In the Presidency of Madras, India, a unit of capacity, 831 cubic inches. In Madras: opens a new page containing a chart that shows relationships between this unit and other units in its system. In Chingleput: opens a new page containing a chart that shows relationships between this unit and other units in its system. In Coimbatore: opens a new page containing a chart that shows relationships between this unit and other units in its system. Also spelled merkal.



According to the book above mentioned, dated 1778, the 'measure' or 'puddy' of Madras town is said to be 2 lb. 10 oz. avoir., which is equal to 102 of the present tolahs; and 8 of these to a mercaul and 400 mercauls to a garce. It is supposed that the weight refers to the weight of a measure filled with rice. The garce is also said to be 9,256½ lb. of grain.

According to the almanac of A.D. 1795, the cubical content of this measure or puddy is defined, viz., 93¾ cubic inches, and the mercaul of 8 puddies = 750 cubic inches. This is probably the same 'measure' as that mentioned in the book of 1778. Late trials have shown that a vessel of 93¾ cubic inches holds about 106 tolahs' weight of rice, when struck.

The dimensions of the 'measure' and 'mercaul,' as given in the almanac of A.D. 1795, have been repeated in successive almanacs to a very late date, but have been disused half a century and more. The fact is that in 1801 the clerk of the market introduced a mercaul of 832 cubic inches or thereabouts, which was transferred to the Collector's office in 1812 A.D., and though lost, its duplicates are used as standards for stamping the mercauls of the bazaars with the Government seal. The measure (transferred at the same time) is found to be ¼ of 832, or 104 cubic inches. The capacity of the mercaul of A.D. 1801 is known from the correspondence of that date with the Military Board, who wished to have it somewhat less, so as to hold 23 1/7 lb. of rice or 1/800 [sic, but an error, should be 1/400-ed.] of the garce of 9,256½ lb. whereas the police mercaul was then found to contain (struck) ahout 24¼ lb. of rice. Major DeHaviland (1819) had occasion to examine three stamped mercauls, and found them to contain on an average 30¼ lb. of water, and 24½ lb. of rice.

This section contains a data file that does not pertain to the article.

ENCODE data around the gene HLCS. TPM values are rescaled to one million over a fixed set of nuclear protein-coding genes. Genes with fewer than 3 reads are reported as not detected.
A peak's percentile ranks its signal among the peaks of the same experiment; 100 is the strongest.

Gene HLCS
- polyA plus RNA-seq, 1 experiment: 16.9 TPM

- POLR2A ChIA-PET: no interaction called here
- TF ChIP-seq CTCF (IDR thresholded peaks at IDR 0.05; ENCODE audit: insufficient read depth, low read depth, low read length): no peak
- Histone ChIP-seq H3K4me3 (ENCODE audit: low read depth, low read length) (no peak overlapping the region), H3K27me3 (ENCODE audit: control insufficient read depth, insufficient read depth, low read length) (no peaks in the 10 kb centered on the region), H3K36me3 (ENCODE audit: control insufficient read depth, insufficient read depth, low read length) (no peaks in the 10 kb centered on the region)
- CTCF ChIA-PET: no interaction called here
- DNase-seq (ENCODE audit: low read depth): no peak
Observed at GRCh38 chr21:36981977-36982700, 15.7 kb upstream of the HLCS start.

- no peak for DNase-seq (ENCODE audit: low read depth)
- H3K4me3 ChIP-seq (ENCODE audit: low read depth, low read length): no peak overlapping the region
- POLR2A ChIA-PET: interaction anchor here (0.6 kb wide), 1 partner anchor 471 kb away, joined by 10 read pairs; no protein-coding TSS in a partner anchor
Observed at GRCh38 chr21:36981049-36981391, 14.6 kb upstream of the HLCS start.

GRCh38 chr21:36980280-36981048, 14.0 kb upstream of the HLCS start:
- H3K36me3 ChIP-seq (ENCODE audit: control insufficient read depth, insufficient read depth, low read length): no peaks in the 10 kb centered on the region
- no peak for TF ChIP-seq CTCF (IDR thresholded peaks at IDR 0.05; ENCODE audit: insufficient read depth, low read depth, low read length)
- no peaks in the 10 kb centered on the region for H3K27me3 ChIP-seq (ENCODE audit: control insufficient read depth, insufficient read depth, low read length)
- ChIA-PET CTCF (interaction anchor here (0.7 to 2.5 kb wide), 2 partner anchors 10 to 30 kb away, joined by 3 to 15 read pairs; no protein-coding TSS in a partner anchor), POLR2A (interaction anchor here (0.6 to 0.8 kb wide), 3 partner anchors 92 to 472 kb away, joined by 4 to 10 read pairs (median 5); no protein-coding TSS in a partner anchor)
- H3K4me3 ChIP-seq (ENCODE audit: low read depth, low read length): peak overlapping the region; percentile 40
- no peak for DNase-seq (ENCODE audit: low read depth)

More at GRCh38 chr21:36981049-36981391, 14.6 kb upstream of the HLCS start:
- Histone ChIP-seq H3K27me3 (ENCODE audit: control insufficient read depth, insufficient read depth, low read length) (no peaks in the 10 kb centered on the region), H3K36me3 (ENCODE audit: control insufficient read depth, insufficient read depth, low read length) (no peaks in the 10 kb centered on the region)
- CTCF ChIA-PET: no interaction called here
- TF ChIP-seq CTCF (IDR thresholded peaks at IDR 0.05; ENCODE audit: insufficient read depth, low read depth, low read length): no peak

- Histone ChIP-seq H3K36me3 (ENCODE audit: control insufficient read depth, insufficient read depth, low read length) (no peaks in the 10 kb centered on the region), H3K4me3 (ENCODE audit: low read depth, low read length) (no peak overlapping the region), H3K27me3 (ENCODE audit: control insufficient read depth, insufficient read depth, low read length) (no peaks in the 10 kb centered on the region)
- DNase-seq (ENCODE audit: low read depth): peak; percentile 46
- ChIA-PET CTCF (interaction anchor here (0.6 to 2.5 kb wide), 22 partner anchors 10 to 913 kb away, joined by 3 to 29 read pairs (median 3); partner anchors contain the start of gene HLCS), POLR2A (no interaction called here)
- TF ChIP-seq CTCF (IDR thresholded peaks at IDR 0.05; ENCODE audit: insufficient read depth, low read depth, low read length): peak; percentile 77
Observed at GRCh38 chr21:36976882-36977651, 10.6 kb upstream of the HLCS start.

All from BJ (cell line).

It seems that the dimensions of the measure and mercaul have not altered since 1801, for the standards used by the Collector were gauged in 1854 and 1858 at the mint and by the treasury scales, and gave the following results :-

  Puddy Mercaul
Depth in inches 5.9 10.2
Diameter in inches 4.75 10.25
Content in cubic inches 104 832
Weight of water at 82° in tolahs 146 1,164
Weight of water at 82° in lb. 3.76 30.00
Weight of rice (struck) in tolahs 117 940
Weight of rice (struck) in lb. 3.01 24¼
Weight of rice when liberally heaped in tolahs 128 1024
Weight of rice when slightly topped in tolahs 120 960

None of these measures are perfect cylinders. The content was obtained by weighing their content of water, allowing 100 cubic inches to every 140 tolahs' weight of water at 82°. The mean depths and diameters are given.

The measure of 94¾ cubic inches and the mercaul of 750 have not been in use in Madras or in the provinces, within memory.

The tentative 'mercaul' declared by Government in the Gazette of 20th October 1846 to be the official standard for the Government departments has a capacity of 800 cubic inches, and the 'measure' or 'paddy,' 100 cubic inches; but these measures are now in use in no bazaar in the country; and in the town of Madras, the Government in 1853 authorized the stamping by the Collector of the customary mercaul and measure of 832 and 104 cubic inches respectively. Even in the Custom-house these 'customary' measures are in use.

The committee, who in 1841 recommended the Government to adopt the mercaul of 800 cubic inches, were under the impression that it was very nearly the capacity of the 'customary' mercaul; but by some oversight they calculated the capacity of the stamped mercals sent to them for inspection from their measurement as cylinders, instead of from their content of water. They were fully aware that these mercauls were not true cylinders, and they actually ascertained the weight of water they contained to be on the average 29 lb. 13 oz. avoir., which at a temperature of 82° gives a capacity of 829 cubic inches; and there is no doubt these stamped mercauls were intended to be duplicates of the standard of 832 cubic inches in the Collector's office. It is usual to test measures from the Collector's standard, by filling them with grain, and this gives rise to frequent discrepancies.

Manual of the Administration of the Madras Presidency… Volume II.
Madras: Printed by E. Keys, at the Government Press, 1885.
Page 514.

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